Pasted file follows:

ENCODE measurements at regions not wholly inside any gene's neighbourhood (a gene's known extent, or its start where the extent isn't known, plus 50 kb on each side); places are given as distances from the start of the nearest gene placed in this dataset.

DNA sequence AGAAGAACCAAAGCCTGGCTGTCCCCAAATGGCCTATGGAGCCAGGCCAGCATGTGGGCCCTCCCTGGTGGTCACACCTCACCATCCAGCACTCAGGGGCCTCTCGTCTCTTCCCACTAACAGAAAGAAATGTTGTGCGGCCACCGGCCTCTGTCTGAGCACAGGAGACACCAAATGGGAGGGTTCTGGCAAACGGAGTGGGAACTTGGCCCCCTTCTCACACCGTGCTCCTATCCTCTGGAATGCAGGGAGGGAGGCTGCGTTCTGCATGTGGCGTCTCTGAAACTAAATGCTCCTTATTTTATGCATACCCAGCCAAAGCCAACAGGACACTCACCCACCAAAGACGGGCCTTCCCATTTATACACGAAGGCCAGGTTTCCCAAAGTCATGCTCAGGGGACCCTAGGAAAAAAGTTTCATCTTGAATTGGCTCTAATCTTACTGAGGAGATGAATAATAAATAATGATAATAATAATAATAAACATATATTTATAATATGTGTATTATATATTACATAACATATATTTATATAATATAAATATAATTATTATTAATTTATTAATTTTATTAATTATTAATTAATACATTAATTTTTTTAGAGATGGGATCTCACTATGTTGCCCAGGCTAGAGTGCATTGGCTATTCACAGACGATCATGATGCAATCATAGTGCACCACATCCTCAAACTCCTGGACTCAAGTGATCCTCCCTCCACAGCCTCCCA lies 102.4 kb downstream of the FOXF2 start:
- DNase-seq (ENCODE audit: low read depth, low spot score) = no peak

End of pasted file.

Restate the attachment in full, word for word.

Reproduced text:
ENCODE measurements at regions not wholly inside any gene's neighbourhood (a gene's known extent, or its start where the extent isn't known, plus 50 kb on each side); places are given as distances from the start of the nearest gene placed in this dataset.

DNA sequence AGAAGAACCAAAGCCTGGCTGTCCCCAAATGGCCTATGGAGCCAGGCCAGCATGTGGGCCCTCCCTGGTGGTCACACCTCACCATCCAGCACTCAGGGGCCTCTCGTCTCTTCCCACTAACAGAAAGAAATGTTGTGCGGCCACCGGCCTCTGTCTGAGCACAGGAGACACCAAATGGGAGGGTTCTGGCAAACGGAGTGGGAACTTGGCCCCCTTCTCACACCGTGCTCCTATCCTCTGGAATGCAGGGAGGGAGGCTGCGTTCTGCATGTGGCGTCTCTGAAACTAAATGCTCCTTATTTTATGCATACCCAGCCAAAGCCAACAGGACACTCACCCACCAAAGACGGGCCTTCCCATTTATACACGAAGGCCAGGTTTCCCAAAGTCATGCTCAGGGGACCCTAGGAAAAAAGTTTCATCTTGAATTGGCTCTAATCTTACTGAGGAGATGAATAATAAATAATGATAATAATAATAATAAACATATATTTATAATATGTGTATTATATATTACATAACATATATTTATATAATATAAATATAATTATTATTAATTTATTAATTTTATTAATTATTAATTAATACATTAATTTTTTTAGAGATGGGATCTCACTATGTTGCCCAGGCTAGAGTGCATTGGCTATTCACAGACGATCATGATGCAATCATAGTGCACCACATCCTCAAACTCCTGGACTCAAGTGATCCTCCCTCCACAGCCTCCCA lies 102.4 kb downstream of the FOXF2 start:
- DNase-seq (ENCODE audit: low read depth, low spot score) = no peak